An apartment building is engulfed by a massive fire in western London, Britain, June 14, 2017. A massive fire engulfed a 27-story apartment building in west London early Wednesday as around 30 people have been taken to hospitals following the blaze. (Xinhua/Han Yan)
The death toll in a horrific fire that swept through a high-rise apartment block in London reached double figures Wednesday night, with the toll expected to rise.
By late evening, 12 people had been confirmed dead in the inferno at the 24-storey Grenfell Tower, home to between 400 and 600 Londoners living in the 120 apartments.
Around 80 more people have been taken to hospitals across London, some of them critically ill with severe burns.
The London Evening Standard reported many more of the tower block's hundreds of residents are still unaccounted for.
Metropolitan Police Commander Stuart Cundy said he expects the death toll to rise, but so far no figures have been released to indicate the actual number of people still missing.
Witnesses described how one desperate mother shouted to people from a ninth or 10th floor, pleading with them to catch her baby.
According to the reports the mom then hurtled her baby from the flat and it was caught by a man standing below. It is not known what happened to the baby's mom.
As rescue squads continued the grim task of working their way through the fire-charred tower, the number of people who perished in the blazing heat of the fire is expected to rise.
Prime Minister Theresa May promised Wednesday night a full investigation into the cause of the tragedy.
The tower block, more than 40 years old, had been given a facelift costing more than 10 million U.S. dollars just a year ago.
Local media reported that residents had complained to council officials about the work.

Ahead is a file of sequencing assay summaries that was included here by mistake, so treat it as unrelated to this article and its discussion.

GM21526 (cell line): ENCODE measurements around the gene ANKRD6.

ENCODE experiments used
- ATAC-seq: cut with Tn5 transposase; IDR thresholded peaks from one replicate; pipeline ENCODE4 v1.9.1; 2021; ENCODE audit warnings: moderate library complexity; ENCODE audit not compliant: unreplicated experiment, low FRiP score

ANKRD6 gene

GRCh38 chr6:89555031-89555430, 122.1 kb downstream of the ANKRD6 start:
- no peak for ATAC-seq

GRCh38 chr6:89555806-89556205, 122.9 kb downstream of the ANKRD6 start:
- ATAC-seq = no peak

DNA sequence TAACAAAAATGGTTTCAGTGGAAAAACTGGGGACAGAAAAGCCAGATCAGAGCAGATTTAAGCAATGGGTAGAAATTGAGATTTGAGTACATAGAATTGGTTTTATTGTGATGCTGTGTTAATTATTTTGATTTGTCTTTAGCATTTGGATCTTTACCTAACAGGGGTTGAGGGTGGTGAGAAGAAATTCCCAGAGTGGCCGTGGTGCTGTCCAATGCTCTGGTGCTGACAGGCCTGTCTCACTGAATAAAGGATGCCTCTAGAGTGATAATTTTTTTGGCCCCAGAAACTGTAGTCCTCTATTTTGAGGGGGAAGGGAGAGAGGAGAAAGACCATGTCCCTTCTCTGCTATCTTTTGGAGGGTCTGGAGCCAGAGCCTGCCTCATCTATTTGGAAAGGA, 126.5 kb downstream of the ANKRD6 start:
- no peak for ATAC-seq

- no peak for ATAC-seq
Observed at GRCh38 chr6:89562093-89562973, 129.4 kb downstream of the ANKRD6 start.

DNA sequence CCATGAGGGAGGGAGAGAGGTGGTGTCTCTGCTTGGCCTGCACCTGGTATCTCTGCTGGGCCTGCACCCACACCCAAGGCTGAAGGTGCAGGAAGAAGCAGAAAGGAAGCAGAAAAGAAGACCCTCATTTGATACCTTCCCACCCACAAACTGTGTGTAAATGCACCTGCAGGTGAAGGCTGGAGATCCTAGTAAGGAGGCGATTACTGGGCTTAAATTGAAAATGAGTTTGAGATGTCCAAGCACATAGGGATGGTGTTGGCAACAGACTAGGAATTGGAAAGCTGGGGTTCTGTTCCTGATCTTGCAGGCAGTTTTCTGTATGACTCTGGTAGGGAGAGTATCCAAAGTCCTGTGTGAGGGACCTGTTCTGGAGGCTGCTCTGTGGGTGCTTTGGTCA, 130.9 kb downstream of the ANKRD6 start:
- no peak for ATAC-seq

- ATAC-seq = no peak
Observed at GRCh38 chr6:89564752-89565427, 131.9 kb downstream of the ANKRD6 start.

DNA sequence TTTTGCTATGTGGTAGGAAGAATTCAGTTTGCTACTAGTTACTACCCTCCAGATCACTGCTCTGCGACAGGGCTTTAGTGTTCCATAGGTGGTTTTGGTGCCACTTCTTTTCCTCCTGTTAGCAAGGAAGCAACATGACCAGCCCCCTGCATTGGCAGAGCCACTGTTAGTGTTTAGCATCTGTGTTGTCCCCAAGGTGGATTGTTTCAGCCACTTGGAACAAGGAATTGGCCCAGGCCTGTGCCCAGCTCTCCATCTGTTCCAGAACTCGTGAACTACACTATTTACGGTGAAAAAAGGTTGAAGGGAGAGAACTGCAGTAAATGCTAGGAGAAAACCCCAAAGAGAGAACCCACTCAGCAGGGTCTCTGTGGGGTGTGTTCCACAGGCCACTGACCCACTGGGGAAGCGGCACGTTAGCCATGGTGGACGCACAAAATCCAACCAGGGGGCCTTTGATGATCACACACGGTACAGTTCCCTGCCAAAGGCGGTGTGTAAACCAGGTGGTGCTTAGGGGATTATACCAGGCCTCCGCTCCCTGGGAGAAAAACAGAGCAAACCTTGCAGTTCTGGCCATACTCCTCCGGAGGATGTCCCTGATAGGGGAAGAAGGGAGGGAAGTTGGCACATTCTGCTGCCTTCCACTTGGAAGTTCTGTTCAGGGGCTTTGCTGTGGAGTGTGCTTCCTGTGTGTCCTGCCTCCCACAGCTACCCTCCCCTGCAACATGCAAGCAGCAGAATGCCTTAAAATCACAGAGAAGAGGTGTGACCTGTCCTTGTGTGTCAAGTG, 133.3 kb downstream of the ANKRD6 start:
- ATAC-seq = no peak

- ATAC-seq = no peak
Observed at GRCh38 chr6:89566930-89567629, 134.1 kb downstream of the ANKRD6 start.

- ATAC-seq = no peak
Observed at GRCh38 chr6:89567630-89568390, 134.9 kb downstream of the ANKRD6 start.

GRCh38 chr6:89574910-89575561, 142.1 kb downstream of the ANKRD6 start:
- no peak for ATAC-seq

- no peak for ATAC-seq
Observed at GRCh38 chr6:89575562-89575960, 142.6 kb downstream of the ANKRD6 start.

In the early hours of Wednesday fire broke out around the fourth floor of the building, and within minutes the tower was engulfed.
It led to scenes of sheer terror, as some occupants, a number of them in flames, leaped to certain death to escape the scorching flames.
Others were seen and heard trapped in their apartments, screaming for help.
May ordered a meeting of the Civil Contingencies Secretariat to co-ordinate a response to the Grenfell Tower tragedy.
She said in her statement: "Once the recovery is complete an investigation will take place. It's impossible to comprehend the horror of what people have been going through," describing the blaze as an appalling tragedy.
Even as the rescue and recovery operation continued a debate was under way about the safety of high rise apartment blocks.
It is too early to say whether cladding added to the exterior of the block to make it look modern was a factor in the rapid spread of the fire.
London MP Andy Slaughter described the Grenfell Tower fire as a national tragedy on a huge scale.
He said an investigation is needed to establish if there are problems with the construction of refurbishment of tower blocks.
"There are so many questions to be asked, and there will be so much fear and uncertainty among people who are living in similar blocks," he said.
At its peak, there were more than 250 London firefighters, with more than 40 fire trucks, an army of paramedics and fleets of ambulances.
Grenfell Tower is on Latimer Road, in the borough of Kensington and Chelsea in west London, and is part of a huge 1,000-home social housing complex known as the Lancaster West Estate.
The company that carried out the refurbishment, Rydon Construction, issued a statement later saying the refurbishment project met all required building regulations. The work included new exterior cladding, new windows and a communal heating system.